Sunday, November 16, 2014
How does one nurture the spirit of an institution?
How does one care for the employees and physical spaces that make the dream real, but also the dream itself?
How does one nourish the abundant creative energy needed so that the separation between actors and stage is seamless, and that each person spiritually inhabits the very mission and vision of the institution?
As local leaders in education we must be able to articulate and stand by the people, pedagogy, practices and policies of the schools we create. We need to be able to speak to each like they are parts of our family, parts of our bodies - each piece necessarily influencing and informing the whole. These are the interwoven fundamentals that, when realized authentically and kept healthy, speak to the very essence of our schools’ existence.
Too often do we stumble in the shadow of great intention, put our heads down, and simply move through our days. To work in such spaces without dynamic interplay between these fundamentals is to inhabit a spiritually empty husk: a mission without truth, a vision without possibility.
It doesn’t have to be that way. We can deliver on our promise to foster unique environments that speak to the needs of all those involved: children, their families; school staff, faculty, board members; and members of the wider school community.
Start with what you know.
People – Who We Are
Our employees are tireless, creative, dynamic, radical, unabashed, open, curious, eager – seekers every one. Through an ever-expanding understanding of human development, social relations and scientific inquiry we create our core ethos. We believe in the power of positive relationships and vibrant learning opportunities to transform children’s lives.
Pedagogy – What We Do
Maria Montessori’s view of children, and her holistic approach to learning, provides an exceptional framework for reforming and reinvigorating our schools. In approaching education as a process to be explored, as an ever-unfolding journey of experimentation – rather than the static binary relationship of prescription and recitation – Montessori shows us the way forward.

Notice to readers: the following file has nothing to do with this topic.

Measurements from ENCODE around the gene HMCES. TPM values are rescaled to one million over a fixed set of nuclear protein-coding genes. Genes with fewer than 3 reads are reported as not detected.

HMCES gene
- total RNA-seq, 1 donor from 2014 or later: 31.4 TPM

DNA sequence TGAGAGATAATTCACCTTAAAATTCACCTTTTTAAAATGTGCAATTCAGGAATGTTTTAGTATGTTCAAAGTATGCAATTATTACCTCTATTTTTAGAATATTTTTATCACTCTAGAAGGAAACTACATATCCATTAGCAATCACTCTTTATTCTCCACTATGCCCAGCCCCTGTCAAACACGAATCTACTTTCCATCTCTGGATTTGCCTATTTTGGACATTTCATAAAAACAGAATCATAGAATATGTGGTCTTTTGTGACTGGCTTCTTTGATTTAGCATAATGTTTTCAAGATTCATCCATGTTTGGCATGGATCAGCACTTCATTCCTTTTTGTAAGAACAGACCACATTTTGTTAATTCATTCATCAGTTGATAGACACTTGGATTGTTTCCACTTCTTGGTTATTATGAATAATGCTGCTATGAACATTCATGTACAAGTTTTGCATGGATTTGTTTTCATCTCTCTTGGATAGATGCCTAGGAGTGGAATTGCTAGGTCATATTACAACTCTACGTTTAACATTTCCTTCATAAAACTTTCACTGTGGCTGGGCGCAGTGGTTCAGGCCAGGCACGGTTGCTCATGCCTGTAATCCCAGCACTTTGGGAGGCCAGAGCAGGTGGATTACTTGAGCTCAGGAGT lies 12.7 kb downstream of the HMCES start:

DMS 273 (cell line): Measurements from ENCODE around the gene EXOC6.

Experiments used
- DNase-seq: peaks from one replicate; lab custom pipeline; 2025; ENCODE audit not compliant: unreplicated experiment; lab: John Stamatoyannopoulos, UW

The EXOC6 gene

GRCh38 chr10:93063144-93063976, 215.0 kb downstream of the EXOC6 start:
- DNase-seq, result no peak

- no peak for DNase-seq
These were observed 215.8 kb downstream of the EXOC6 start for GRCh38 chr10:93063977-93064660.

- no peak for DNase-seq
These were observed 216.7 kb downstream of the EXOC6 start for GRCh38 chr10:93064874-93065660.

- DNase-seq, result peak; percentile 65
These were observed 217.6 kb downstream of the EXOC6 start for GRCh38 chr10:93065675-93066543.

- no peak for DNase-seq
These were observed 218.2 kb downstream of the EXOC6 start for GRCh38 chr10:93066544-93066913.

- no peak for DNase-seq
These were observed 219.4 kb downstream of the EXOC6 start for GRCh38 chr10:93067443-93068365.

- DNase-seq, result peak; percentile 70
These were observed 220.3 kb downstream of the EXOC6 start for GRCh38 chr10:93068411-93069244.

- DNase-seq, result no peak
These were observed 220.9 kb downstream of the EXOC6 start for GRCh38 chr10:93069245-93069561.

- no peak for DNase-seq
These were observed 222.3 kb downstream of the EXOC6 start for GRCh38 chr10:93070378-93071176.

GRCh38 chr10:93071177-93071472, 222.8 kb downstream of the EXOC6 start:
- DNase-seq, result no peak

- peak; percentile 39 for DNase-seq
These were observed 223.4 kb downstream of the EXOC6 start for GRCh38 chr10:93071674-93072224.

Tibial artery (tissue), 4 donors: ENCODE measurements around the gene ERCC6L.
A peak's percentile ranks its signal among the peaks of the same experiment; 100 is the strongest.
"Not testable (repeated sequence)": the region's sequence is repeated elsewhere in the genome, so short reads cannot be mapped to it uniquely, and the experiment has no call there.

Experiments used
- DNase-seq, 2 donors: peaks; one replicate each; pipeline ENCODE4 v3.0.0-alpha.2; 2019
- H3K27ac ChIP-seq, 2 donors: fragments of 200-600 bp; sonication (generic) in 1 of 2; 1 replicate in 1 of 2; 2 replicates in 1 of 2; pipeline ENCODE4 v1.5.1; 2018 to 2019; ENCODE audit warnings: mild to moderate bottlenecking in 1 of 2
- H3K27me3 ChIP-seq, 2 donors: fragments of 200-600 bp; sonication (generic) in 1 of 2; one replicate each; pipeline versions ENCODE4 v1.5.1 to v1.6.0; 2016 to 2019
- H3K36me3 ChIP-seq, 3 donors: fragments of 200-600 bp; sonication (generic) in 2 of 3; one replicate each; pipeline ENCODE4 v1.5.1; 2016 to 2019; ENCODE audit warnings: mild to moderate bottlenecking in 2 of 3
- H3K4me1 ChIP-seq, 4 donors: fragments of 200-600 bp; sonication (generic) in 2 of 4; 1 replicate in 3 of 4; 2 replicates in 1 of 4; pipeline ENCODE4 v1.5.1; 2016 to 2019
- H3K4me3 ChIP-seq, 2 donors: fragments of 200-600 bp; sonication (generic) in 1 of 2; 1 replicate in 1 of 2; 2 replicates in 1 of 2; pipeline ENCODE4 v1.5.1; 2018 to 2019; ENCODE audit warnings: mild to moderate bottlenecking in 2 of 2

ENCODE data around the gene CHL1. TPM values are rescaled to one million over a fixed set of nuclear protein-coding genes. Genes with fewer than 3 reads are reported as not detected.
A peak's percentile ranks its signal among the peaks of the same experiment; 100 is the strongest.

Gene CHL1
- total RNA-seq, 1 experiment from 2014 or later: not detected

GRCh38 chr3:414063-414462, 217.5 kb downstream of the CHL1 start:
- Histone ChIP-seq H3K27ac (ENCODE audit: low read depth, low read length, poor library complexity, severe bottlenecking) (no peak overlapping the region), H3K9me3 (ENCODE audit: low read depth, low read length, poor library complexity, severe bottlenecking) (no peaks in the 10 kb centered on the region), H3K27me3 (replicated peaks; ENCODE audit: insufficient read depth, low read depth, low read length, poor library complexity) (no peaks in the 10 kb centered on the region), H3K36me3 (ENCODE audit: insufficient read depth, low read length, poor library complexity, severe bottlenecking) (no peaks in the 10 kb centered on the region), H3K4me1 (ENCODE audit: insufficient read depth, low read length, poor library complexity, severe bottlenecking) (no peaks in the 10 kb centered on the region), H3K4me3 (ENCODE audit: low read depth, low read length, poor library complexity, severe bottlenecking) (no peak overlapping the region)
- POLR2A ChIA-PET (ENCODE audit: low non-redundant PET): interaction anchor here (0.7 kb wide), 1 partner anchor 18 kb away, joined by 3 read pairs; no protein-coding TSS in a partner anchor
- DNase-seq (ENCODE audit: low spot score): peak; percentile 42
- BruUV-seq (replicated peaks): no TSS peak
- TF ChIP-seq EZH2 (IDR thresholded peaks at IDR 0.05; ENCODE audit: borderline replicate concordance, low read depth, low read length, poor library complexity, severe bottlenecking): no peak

Practice – How We Do
We start with the child. A curriculum does not drive our work with children; rather, it serves as a map for the journey. The children, then, help to create what is studied; they are partners in the creation of the universe that unfolds before them. What they desire, what they need, how they present from moment to moment constantly reshapes the forward progression of learning, and the attainment of new knowledge.
Policies – Why We Do
The policies that we create and then enact reflect the philosophical underpinnings of who we are and what we do. They are manifestations of these broader fundamentals; they codify the spiritual ground of our community, our pedagogy, and our practice.
Once articulated, our conception of the people, pedagogy, practices and polices of our schools informs every aspect of our work – from the classroom to the boardroom. If any of these four fundamentals becomes fragmented or diluted we must stop, reassess and reconsider the way ahead. We cannot continue to move forward until we can do so with authenticity and truth. Belief is a powerful thing, but only as powerful as the quality of its manifestation.
How we imagine our schools can be, is how we imagine our families can be; our communities, our neighborhoods; our towns, cities, states and nation. Our schools are the crucibles in which a more fully awakened collective consciousness can be catalyzed.